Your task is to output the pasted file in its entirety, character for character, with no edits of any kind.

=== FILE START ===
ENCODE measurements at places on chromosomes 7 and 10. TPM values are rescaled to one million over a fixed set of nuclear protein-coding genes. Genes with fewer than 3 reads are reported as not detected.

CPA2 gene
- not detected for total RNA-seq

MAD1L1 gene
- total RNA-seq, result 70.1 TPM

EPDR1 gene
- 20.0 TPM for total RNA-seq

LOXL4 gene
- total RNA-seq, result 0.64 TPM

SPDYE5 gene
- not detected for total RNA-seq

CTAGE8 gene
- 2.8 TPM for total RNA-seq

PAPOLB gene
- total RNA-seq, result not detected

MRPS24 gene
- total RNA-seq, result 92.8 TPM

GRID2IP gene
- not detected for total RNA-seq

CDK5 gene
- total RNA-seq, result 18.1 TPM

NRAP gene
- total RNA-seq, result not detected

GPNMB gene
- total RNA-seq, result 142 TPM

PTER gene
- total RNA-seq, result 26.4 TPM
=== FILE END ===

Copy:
ENCODE measurements at places on chromosomes 7 and 10. TPM values are rescaled to one million over a fixed set of nuclear protein-coding genes. Genes with fewer than 3 reads are reported as not detected.

CPA2 gene
- not detected for total RNA-seq

MAD1L1 gene
- total RNA-seq, result 70.1 TPM

EPDR1 gene
- 20.0 TPM for total RNA-seq

LOXL4 gene
- total RNA-seq, result 0.64 TPM

SPDYE5 gene
- not detected for total RNA-seq

CTAGE8 gene
- 2.8 TPM for total RNA-seq

PAPOLB gene
- total RNA-seq, result not detected

MRPS24 gene
- total RNA-seq, result 92.8 TPM

GRID2IP gene
- not detected for total RNA-seq

CDK5 gene
- total RNA-seq, result 18.1 TPM

NRAP gene
- total RNA-seq, result not detected

GPNMB gene
- total RNA-seq, result 142 TPM

PTER gene
- total RNA-seq, result 26.4 TPM